It is been widely considered that running, particularly over sustained periods of time, running is bad for the joints.
With each strike over the foot causing a runner’s knee to endure a force equivalent to eight times his or her bodyweight, it is hard to surmise any other conjecture than running is bad for your knees.
In recent years there has been increasing evidence through research that not only is there absolutely no connection between running and arthritis but that people practising vigorous exercise such as running regularly, may in actual fact be helping protect themselves from joint damage later in life.
Stanford University conducted a 21-year study examining the impact different intensities of activity had on the joints. The researchers monitored 1,000 regularly active runners from an athletics club and compared the results with 1,000 non-runners, who they also examined for a 21-year period. The study concluded that the runners knees were in no worse shape than the non-runners’ joints. According to James Fries the leader of the study and a professor emeritus of medicine at Stanford University:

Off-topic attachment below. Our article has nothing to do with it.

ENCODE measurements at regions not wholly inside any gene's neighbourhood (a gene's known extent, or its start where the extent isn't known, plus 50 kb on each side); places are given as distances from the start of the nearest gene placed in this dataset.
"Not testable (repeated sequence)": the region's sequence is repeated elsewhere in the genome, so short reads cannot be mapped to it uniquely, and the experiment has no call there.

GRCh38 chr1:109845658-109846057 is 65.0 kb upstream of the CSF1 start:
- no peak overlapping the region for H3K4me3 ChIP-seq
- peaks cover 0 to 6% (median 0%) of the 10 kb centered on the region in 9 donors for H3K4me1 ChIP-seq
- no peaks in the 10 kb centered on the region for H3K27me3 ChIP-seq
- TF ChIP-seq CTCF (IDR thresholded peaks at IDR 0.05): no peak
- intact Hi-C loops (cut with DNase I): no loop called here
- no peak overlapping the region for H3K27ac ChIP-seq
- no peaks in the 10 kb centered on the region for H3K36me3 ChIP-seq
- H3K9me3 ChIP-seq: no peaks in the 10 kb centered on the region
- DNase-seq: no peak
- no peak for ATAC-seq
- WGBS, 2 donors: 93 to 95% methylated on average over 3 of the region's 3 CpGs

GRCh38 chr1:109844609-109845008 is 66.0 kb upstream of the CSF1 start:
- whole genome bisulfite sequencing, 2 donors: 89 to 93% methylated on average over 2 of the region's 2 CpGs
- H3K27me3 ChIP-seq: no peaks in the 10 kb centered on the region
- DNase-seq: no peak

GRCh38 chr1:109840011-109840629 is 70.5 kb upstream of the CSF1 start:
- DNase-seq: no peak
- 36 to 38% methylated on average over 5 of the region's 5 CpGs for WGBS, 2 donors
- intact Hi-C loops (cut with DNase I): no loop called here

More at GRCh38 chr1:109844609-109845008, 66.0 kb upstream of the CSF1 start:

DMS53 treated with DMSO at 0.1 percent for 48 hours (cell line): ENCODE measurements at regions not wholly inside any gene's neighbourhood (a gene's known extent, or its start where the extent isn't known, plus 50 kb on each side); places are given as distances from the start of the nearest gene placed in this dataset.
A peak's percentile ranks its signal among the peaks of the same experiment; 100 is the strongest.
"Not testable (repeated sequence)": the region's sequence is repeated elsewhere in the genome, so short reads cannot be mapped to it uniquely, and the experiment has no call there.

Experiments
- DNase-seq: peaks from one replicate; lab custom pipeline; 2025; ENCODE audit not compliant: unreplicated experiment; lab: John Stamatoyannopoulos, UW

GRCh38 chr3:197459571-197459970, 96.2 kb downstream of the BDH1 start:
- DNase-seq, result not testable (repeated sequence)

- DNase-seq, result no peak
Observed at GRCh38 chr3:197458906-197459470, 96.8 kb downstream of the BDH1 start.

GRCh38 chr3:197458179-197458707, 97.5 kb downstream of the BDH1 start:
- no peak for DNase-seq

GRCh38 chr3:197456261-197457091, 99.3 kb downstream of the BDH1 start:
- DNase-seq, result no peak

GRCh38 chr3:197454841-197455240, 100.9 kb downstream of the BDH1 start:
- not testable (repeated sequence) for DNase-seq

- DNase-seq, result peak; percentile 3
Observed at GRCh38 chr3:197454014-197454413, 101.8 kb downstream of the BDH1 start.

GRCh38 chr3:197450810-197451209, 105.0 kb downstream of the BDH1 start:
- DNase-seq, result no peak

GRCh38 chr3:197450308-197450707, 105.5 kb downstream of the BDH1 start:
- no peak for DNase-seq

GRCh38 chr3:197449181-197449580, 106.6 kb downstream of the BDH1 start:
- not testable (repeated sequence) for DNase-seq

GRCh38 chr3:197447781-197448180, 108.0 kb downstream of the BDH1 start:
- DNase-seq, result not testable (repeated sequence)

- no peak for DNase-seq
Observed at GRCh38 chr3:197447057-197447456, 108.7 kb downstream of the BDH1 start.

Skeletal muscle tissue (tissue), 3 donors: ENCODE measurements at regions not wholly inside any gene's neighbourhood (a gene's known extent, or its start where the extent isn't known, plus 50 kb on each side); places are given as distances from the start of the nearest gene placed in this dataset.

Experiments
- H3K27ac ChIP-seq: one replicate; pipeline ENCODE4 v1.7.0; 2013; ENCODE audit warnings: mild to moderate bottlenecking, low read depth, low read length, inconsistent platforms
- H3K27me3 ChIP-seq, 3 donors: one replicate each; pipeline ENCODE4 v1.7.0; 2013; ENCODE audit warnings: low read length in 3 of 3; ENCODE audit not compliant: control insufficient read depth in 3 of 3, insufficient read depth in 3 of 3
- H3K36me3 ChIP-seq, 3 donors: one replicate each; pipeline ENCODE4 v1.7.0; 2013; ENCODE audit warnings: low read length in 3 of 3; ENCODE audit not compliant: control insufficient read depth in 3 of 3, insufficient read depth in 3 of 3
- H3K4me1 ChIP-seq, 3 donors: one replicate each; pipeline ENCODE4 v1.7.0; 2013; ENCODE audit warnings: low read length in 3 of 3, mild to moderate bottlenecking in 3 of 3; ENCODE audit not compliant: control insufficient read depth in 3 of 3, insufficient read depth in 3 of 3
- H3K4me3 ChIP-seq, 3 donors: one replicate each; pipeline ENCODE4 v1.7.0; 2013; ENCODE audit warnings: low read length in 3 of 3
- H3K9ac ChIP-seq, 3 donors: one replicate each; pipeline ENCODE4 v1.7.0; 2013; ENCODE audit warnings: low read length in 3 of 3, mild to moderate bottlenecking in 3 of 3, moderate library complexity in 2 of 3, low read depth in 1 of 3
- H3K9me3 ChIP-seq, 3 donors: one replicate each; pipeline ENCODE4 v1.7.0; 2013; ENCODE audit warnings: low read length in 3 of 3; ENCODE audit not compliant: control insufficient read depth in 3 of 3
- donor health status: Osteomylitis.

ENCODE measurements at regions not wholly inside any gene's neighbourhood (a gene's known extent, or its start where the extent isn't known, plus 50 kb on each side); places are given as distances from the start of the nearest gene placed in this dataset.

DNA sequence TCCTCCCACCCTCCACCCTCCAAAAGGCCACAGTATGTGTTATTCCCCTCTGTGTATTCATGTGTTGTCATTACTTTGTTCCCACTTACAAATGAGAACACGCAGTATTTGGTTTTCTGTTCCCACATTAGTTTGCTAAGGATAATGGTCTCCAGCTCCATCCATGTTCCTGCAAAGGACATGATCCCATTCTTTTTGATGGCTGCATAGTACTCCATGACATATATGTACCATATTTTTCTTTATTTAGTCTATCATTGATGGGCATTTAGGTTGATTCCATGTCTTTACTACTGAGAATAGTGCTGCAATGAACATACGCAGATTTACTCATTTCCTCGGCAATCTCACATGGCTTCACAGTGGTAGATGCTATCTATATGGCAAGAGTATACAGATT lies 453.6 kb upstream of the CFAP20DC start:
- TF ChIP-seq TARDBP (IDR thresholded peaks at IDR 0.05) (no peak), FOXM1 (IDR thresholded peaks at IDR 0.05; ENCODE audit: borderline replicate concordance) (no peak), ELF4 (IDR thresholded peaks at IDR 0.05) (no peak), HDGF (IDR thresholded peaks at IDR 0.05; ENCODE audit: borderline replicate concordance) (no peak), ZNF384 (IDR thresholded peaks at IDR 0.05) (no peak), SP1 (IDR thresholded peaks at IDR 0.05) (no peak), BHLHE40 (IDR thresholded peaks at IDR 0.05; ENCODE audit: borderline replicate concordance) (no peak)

“We have runners who average 200 miles a year and others who average 2,000 miles a year, their joints are the same.”
Not only did the study reveal that the runners’ joints were in as good as condition as their non-running counterparts, but it also found that the runners also experienced less physical disabilities and had a 39% lower mortality rate than the non-runners.
In alliance with the findings of the Stanford University study, a study published recently in the journal Arthritis Research and Therapy in the US, researchers found running actually makes the knees more resilient to the pain caused by general wear and tear. The study uncovered that adults who run regularly can expect to, not only have 25% less joint pain later in life, but also a significant less risk of suffering from osteoarthritis.
With this knowledge onboard, now all of us have no excuses not to lace up those trainers and start pounding the streets.